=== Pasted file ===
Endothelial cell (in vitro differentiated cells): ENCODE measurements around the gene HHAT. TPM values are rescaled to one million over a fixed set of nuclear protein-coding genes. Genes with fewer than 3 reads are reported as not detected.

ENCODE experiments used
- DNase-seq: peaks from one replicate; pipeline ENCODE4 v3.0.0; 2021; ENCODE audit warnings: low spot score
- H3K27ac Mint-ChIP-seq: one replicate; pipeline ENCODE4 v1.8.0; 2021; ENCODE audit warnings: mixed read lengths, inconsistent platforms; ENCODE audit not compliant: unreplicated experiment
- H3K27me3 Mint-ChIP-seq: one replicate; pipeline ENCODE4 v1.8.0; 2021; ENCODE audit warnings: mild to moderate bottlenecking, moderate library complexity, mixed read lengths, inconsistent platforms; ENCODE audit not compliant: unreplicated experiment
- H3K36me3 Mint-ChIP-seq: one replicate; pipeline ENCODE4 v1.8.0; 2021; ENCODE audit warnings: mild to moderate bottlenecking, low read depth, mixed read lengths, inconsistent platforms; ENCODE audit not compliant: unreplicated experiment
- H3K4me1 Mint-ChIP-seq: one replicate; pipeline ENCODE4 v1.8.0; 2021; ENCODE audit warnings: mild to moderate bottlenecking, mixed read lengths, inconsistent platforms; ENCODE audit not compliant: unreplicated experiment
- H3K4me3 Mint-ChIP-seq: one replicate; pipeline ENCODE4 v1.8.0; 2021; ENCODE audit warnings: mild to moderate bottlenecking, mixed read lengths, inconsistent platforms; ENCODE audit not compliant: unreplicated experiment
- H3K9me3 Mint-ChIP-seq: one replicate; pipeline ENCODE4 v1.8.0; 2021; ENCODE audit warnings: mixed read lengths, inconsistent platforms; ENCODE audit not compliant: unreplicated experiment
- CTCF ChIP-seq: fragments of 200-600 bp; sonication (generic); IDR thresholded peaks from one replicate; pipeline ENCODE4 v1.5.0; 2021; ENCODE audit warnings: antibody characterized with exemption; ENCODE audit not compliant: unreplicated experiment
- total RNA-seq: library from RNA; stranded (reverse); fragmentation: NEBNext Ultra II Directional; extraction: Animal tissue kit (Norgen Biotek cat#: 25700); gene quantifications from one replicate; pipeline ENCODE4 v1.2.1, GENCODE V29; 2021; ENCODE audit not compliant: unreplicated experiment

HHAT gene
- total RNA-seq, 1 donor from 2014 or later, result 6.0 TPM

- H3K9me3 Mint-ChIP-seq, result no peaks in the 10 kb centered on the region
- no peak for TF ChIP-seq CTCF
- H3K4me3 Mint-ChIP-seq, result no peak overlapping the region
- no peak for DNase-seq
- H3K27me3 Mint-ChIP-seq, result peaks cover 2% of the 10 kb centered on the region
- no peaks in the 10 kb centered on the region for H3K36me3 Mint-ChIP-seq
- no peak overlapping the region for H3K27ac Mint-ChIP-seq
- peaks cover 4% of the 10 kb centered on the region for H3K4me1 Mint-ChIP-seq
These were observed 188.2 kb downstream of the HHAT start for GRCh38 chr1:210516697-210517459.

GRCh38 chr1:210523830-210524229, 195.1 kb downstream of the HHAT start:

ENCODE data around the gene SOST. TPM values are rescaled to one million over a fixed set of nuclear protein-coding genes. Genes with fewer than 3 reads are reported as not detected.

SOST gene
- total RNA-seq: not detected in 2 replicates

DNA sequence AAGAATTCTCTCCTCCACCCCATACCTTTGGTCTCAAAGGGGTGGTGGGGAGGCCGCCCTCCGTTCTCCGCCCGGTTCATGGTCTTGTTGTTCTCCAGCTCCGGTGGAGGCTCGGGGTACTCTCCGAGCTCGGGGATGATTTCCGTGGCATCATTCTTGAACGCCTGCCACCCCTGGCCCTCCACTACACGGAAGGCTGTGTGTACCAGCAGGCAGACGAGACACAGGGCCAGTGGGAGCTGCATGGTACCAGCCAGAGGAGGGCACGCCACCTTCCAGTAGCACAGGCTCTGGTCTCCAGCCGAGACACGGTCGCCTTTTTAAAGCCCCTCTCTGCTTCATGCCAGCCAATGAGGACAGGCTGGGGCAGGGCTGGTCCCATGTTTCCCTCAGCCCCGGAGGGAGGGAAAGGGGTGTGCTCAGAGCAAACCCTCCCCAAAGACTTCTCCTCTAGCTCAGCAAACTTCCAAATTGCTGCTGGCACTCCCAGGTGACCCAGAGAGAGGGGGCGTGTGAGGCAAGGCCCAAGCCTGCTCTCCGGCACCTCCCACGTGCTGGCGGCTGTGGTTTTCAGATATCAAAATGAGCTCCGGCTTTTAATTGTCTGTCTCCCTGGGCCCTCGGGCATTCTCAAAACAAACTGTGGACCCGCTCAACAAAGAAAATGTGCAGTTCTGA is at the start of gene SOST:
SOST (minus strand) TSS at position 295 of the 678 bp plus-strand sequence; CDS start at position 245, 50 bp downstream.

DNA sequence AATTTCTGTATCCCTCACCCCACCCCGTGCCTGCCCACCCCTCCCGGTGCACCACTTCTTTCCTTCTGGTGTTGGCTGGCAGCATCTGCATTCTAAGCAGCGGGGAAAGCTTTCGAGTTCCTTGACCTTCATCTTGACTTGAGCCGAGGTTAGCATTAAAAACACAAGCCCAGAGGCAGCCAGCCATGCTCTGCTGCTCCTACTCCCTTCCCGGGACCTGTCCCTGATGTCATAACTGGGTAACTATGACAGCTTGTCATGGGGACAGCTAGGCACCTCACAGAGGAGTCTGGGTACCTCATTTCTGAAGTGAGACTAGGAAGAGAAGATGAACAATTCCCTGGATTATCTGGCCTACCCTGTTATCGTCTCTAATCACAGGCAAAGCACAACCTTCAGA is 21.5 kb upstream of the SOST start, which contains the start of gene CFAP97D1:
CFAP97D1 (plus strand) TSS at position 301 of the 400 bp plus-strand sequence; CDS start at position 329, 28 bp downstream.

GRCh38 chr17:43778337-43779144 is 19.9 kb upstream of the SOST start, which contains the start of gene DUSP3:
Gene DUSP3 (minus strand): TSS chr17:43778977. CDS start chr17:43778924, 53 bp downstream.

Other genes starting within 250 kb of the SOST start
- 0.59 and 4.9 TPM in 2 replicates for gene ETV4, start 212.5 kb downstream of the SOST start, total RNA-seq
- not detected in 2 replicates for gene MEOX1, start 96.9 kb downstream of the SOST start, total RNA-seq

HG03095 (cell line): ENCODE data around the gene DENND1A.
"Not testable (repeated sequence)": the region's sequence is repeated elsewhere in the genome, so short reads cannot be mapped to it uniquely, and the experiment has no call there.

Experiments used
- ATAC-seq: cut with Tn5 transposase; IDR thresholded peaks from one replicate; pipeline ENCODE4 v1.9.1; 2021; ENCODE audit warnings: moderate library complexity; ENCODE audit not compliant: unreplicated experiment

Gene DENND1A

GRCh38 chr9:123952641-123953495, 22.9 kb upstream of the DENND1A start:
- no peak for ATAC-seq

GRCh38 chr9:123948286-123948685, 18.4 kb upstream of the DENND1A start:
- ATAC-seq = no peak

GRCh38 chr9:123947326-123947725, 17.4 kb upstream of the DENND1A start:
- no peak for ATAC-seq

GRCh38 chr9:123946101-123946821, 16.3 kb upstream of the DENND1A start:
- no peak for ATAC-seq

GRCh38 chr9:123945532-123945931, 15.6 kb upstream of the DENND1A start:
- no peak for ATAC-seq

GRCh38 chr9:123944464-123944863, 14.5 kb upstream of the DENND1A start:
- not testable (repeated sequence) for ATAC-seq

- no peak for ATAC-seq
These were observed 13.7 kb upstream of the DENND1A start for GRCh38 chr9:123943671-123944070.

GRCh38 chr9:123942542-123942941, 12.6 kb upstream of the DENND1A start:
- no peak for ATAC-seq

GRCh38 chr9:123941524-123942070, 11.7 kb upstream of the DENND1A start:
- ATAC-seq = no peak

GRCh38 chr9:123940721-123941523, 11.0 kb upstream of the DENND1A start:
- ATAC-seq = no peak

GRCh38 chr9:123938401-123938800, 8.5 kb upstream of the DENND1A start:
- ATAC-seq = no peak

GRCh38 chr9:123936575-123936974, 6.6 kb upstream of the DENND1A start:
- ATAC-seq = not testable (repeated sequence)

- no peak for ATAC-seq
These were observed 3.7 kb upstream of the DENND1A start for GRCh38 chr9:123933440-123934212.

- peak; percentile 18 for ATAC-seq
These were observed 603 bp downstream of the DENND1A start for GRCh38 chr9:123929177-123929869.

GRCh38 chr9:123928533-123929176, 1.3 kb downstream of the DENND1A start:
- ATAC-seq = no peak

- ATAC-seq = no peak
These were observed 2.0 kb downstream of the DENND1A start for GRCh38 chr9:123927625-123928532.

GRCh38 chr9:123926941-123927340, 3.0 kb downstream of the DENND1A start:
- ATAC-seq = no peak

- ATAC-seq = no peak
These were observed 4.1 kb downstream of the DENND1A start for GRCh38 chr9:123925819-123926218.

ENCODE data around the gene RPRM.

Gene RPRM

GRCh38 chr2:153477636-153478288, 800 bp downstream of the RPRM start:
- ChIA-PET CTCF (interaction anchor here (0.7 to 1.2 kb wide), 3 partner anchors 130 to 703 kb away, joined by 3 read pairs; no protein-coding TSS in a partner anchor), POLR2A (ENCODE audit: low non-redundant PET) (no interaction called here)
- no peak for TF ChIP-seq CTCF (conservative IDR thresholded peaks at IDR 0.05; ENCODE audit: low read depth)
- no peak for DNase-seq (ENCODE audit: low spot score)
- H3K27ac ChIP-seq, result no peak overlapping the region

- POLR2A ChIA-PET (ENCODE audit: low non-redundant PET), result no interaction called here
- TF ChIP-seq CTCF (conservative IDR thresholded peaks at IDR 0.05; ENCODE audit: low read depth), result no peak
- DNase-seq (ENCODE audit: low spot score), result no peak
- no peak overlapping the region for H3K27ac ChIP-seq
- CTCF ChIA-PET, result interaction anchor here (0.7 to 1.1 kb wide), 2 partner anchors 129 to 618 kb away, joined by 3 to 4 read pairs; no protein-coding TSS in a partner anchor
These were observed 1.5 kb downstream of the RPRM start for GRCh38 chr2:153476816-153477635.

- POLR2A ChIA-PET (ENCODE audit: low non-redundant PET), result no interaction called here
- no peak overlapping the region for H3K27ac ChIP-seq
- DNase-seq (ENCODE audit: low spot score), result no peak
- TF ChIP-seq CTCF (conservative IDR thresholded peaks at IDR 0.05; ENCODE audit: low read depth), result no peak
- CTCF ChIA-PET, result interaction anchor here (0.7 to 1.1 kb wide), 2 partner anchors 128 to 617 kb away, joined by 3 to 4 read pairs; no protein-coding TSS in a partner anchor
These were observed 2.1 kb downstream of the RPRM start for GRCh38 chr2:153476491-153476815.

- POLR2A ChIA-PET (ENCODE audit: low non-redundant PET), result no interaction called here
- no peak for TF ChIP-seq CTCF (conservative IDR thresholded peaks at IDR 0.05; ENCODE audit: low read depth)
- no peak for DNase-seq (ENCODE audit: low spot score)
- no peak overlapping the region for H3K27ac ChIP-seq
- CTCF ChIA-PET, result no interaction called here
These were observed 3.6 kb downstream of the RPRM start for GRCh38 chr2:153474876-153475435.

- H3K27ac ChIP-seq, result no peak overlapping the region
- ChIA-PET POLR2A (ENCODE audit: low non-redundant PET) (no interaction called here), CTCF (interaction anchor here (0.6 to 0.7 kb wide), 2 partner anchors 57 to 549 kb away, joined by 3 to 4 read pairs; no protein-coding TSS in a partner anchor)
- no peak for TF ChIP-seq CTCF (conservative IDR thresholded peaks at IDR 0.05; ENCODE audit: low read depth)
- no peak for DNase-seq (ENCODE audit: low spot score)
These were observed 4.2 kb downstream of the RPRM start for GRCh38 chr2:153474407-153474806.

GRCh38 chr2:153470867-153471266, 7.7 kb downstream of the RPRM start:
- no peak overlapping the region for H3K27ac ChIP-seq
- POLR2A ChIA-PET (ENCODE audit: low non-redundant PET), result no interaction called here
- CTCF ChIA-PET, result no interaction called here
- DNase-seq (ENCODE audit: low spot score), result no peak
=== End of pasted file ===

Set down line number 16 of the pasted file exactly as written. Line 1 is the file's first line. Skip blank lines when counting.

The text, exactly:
- H3K4me3 Mint-ChIP-seq, result no peak overlapping the region